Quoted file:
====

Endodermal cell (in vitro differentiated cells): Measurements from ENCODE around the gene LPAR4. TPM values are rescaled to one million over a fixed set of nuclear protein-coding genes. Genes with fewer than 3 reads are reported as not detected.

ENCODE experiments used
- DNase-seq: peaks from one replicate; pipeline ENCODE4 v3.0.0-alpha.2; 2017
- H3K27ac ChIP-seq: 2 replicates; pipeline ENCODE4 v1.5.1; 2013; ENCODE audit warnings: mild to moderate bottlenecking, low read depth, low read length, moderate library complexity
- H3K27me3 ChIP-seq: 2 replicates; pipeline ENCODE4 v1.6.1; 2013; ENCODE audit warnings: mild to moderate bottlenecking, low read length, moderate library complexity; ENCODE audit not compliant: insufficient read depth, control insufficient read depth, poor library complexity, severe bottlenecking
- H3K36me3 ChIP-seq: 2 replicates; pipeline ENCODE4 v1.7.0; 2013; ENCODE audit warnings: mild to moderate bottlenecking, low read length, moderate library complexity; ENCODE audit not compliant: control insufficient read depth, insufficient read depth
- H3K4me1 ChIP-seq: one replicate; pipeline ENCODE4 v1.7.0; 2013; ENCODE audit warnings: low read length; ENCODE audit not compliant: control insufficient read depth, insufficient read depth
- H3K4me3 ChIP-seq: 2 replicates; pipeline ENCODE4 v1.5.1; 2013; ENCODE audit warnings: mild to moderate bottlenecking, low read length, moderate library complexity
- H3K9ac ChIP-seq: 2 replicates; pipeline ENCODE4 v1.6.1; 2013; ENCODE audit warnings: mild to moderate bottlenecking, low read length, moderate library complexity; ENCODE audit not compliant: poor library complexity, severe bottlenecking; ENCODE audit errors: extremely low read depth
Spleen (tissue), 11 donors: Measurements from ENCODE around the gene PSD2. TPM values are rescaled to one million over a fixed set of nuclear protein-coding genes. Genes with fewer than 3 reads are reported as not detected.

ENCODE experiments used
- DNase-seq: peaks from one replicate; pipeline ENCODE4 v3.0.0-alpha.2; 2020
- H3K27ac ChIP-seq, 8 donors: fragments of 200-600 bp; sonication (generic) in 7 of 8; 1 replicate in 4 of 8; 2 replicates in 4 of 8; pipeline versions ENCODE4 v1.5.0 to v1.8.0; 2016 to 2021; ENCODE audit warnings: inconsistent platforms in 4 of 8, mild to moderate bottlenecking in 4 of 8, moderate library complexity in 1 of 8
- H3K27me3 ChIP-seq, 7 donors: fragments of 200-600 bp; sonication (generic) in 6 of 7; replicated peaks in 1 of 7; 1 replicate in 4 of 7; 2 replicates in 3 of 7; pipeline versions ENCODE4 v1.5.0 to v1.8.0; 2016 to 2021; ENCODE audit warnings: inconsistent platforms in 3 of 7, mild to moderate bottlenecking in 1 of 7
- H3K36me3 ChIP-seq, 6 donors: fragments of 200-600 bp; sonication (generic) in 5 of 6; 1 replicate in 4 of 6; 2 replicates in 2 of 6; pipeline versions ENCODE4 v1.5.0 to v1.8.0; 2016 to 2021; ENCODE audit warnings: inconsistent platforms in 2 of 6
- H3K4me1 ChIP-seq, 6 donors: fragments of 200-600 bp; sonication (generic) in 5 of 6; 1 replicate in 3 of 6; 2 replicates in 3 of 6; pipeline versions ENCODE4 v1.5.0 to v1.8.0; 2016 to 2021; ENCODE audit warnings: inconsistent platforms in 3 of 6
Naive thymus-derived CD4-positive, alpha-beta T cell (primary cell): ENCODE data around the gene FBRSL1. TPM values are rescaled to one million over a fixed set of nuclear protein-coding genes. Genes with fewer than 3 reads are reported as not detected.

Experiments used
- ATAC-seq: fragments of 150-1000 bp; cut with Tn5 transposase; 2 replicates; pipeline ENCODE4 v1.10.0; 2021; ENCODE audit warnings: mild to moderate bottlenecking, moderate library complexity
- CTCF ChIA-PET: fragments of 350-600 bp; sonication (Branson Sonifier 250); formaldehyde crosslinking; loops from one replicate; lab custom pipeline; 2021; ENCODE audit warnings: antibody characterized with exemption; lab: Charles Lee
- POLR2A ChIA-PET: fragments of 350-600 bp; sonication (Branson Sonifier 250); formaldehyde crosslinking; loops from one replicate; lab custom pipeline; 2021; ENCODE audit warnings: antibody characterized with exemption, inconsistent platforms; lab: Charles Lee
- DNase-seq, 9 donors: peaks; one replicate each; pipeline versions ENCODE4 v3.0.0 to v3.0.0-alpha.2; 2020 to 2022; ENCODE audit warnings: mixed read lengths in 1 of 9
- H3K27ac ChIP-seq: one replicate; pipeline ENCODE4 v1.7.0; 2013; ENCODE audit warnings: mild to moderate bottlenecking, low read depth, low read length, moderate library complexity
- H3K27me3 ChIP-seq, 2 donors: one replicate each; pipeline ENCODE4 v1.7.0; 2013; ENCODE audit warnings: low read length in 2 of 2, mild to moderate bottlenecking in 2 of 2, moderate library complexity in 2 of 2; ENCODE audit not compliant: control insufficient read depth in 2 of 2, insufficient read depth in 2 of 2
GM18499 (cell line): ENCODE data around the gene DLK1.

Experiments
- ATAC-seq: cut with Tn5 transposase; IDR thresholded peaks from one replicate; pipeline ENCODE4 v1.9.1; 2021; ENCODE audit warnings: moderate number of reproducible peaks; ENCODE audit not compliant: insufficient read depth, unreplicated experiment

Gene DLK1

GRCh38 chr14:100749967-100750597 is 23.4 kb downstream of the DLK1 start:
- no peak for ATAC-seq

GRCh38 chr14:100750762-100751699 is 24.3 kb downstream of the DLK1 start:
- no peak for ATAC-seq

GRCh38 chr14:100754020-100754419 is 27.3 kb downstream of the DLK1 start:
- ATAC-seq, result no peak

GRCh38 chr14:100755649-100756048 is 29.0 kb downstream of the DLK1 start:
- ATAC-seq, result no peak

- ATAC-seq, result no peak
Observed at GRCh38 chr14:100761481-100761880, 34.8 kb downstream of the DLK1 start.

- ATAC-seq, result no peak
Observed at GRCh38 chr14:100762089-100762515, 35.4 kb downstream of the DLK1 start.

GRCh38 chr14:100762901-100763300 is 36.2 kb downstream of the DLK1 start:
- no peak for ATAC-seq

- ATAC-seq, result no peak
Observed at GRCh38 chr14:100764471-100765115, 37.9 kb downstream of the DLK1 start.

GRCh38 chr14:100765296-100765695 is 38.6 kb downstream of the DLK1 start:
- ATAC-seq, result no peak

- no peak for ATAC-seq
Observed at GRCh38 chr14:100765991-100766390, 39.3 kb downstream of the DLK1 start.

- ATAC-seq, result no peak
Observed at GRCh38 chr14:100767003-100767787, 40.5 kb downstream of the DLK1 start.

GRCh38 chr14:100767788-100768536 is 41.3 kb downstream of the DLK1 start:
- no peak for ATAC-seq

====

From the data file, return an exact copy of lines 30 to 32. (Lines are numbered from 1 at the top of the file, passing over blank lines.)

- no peak for ATAC-seq

GRCh38 chr14:100750762-100751699 is 24.3 kb downstream of the DLK1 start:
- no peak for ATAC-seq